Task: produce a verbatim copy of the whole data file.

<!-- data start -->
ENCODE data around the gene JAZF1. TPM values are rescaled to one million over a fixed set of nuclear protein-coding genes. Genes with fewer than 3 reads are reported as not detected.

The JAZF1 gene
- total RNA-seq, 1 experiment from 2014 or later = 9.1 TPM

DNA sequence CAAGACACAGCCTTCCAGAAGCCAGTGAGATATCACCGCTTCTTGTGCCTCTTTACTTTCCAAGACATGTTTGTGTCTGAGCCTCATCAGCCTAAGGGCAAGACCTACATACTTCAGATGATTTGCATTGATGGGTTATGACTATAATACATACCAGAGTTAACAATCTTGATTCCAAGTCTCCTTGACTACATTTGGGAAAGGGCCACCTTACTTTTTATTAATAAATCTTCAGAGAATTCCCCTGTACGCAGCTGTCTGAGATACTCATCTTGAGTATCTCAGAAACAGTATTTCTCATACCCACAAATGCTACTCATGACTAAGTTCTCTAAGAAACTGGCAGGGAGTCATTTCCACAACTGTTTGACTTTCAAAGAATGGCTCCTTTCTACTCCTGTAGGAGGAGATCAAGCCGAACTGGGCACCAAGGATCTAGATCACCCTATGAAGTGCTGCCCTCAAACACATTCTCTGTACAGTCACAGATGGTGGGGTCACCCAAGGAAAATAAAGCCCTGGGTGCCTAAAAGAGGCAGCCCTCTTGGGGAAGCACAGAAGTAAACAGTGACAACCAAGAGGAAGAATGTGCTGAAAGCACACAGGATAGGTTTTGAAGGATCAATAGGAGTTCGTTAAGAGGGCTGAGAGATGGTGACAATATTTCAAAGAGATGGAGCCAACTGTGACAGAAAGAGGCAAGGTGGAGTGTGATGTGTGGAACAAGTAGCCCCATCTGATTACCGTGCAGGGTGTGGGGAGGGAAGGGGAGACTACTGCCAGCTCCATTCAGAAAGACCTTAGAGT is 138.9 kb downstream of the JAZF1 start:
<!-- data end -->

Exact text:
ENCODE data around the gene JAZF1. TPM values are rescaled to one million over a fixed set of nuclear protein-coding genes. Genes with fewer than 3 reads are reported as not detected.

The JAZF1 gene
- total RNA-seq, 1 experiment from 2014 or later = 9.1 TPM

DNA sequence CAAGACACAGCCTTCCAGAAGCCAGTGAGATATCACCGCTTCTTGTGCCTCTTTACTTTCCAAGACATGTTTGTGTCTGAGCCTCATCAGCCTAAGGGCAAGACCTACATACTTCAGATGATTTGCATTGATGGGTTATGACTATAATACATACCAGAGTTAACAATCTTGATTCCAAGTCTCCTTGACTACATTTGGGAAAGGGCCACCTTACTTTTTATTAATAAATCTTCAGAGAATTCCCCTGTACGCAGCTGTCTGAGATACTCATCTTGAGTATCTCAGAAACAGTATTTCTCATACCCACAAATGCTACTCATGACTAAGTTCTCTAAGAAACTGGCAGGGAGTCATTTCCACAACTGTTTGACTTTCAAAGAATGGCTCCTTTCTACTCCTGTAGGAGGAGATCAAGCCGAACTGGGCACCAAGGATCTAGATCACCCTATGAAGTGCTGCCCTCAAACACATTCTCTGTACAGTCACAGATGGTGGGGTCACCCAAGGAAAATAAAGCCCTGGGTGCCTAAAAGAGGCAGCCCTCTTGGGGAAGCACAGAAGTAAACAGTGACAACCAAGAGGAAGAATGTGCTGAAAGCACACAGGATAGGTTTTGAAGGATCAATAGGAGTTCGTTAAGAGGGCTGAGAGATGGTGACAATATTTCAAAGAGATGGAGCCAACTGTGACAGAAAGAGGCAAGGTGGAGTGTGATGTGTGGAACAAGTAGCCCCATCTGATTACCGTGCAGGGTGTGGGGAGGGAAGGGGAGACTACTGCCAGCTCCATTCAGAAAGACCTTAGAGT is 138.9 kb downstream of the JAZF1 start: